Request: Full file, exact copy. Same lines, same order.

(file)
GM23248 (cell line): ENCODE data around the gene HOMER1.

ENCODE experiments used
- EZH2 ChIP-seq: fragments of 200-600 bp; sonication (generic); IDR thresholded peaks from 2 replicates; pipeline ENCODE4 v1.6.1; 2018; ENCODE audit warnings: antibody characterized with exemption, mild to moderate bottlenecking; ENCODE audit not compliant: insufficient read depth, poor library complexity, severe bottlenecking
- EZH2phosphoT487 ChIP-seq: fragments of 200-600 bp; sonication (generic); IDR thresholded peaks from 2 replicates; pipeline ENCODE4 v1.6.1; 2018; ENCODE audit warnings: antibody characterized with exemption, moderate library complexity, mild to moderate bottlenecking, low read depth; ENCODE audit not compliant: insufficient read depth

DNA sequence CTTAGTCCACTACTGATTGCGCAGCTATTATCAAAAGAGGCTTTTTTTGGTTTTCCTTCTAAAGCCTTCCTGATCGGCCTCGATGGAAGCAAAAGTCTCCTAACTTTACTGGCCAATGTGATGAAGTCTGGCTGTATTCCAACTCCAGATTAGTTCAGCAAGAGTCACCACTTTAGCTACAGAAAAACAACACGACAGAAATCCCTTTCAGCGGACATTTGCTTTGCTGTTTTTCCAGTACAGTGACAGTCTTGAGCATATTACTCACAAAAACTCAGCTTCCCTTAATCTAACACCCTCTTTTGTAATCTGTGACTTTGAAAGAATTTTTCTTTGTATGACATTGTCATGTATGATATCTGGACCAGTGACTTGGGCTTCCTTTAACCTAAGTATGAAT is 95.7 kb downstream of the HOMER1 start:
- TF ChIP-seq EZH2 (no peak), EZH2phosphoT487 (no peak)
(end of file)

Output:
GM23248 (cell line): ENCODE data around the gene HOMER1.

ENCODE experiments used
- EZH2 ChIP-seq: fragments of 200-600 bp; sonication (generic); IDR thresholded peaks from 2 replicates; pipeline ENCODE4 v1.6.1; 2018; ENCODE audit warnings: antibody characterized with exemption, mild to moderate bottlenecking; ENCODE audit not compliant: insufficient read depth, poor library complexity, severe bottlenecking
- EZH2phosphoT487 ChIP-seq: fragments of 200-600 bp; sonication (generic); IDR thresholded peaks from 2 replicates; pipeline ENCODE4 v1.6.1; 2018; ENCODE audit warnings: antibody characterized with exemption, moderate library complexity, mild to moderate bottlenecking, low read depth; ENCODE audit not compliant: insufficient read depth

DNA sequence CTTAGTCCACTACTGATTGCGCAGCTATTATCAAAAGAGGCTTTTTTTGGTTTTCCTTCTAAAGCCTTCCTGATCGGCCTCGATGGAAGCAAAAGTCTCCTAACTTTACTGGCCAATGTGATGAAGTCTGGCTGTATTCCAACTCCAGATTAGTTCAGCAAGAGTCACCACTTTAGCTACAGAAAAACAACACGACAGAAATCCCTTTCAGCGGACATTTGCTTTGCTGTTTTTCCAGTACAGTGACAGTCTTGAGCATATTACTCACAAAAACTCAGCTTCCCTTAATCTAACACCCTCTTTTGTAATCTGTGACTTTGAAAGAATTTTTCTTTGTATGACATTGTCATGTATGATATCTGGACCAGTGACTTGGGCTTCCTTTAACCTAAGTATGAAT is 95.7 kb downstream of the HOMER1 start:
- TF ChIP-seq EZH2 (no peak), EZH2phosphoT487 (no peak)